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We normally hear of wing geometry with dihedral. Most commonly, when speaking of a wing with negative dihedral, we hear the term anhedral. As I recall the prefix "an" indicates "without". On a few rare occasions I have heard knowledgeable aviation people use the terms anhedral for zero up or downward angle and the term "cathedral' for downward angle (negative dihedral). Which is the correct term for negative dihedral?

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closed as off-topic by TomMcW, Gerry, fooot, Peter Kämpf, Ralph J Aug 25 '18 at 2:26

This question appears to be off-topic. The users who voted to close gave this specific reason:

  • "This question does not appear to be about aviation, within the scope defined in the help center." – TomMcW, Gerry, fooot, Peter Kämpf, Ralph J
If this question can be reworded to fit the rules in the help center, please edit the question.

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    $\begingroup$ 40+ years in the business and I've never heard the term "cathedral" before. $\endgroup$ – John K Aug 24 '18 at 2:08
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    $\begingroup$ I think your aviation friends were just joking at how a large anhedral (think Harrier) resembles a cathedral.... $\endgroup$ – Sanchises Aug 24 '18 at 6:47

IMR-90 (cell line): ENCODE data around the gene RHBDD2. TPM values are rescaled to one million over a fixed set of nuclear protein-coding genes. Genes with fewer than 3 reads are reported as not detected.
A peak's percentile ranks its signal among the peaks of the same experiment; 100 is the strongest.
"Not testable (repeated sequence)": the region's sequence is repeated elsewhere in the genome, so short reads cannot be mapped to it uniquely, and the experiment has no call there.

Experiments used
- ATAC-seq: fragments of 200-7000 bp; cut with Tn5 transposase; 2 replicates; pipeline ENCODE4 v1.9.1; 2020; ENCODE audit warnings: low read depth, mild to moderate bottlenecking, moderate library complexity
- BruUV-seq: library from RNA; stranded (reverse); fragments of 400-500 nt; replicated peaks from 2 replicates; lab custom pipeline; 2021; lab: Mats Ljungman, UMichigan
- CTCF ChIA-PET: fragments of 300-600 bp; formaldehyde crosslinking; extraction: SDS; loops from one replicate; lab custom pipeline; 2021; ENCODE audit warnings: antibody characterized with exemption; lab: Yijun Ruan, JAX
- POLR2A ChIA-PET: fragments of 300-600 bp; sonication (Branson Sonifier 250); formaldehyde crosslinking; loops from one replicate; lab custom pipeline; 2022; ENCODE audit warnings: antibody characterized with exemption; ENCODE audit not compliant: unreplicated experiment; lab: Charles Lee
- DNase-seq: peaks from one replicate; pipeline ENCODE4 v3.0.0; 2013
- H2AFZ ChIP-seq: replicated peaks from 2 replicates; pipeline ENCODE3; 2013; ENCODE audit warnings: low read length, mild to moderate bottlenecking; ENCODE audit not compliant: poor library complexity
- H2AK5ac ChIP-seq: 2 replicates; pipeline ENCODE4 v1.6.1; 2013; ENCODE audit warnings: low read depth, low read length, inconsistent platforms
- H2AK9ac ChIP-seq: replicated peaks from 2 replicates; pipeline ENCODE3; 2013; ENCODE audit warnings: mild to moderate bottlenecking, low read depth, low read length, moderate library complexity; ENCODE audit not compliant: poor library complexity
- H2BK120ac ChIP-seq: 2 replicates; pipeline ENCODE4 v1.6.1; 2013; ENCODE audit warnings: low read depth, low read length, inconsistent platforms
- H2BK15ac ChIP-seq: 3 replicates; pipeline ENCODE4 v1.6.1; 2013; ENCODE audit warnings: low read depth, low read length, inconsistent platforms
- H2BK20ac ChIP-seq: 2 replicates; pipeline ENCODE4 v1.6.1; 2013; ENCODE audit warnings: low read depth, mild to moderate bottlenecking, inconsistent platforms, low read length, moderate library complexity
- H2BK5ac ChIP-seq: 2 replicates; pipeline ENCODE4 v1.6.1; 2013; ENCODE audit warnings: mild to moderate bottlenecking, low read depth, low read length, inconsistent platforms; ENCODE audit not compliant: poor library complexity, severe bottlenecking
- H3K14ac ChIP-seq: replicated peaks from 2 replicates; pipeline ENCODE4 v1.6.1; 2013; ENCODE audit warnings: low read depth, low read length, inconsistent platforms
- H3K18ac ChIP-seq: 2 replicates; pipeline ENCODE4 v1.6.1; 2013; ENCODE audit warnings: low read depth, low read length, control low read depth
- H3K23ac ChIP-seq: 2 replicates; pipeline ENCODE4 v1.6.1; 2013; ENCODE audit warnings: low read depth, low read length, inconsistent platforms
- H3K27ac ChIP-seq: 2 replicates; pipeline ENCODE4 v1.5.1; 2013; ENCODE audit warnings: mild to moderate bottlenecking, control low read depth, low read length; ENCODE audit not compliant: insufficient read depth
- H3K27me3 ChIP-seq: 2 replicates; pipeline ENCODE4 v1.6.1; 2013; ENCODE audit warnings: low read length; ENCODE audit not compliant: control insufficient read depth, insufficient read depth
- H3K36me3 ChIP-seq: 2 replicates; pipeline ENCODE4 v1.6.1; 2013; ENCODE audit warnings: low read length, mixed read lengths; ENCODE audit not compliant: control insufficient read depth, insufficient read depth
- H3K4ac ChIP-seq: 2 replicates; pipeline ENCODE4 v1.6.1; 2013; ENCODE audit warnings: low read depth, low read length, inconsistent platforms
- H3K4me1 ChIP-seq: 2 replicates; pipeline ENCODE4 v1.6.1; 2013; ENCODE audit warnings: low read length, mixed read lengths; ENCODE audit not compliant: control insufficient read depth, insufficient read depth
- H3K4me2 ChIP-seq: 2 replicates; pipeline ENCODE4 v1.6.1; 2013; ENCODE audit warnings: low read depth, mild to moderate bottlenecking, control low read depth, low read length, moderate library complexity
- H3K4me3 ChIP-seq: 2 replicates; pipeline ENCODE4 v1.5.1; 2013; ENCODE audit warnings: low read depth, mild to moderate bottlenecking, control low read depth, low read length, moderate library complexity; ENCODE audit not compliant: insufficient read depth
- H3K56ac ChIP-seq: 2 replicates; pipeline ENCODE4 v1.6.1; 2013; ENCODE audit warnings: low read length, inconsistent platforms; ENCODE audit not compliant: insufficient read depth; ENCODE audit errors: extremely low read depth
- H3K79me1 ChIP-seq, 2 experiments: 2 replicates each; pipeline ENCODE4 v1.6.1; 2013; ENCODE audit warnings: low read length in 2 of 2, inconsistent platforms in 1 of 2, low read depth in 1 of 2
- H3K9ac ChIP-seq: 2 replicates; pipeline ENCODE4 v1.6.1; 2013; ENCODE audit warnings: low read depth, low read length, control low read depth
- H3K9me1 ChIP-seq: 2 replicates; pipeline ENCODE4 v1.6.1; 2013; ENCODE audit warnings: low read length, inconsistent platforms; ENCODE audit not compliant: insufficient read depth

• $\begingroup$ This question would be better for English language and usage SE. $\endgroup$ – TomMcW Aug 24 '18 at 18:03
  • $\begingroup$ @John K: On the contrary, I've seen the word "cathedral" many times, but only in reference to large religious buildings :-) I don't find any other definition in the first several on-line dictionaries that come up in an on-line search. $\endgroup$ – jamesqf Aug 24 '18 at 18:13
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The correct term established for years is Anhedral and is referred to as such in so many textbooks I have experienced as to be similar to asking if the sky is generally held to be blue; but I will give Roskam's Aircraft Design as at least one source for this assertion because Roskam is a pretty good go-to.

It also so happens that there is a handy bit of Roskam's Aircraft Design on Google books with the relevant passage highlighted here.

Like John, I have never heard "cath-hedral" used in this manner.

The only thing I can think of where "cathedral" is used in a way other than a reference to a large place of christian worship and with an implied subtext of negativity is the term used by certain fringe political activists (the neo-reactionary or "dark enlightenment" movement) to refer to the generally accepted social contract that stands in opposition to their view of reverting society back into some kind of form of what can be broadly termed neo-feudalism with a side order of ethnic nationalism.

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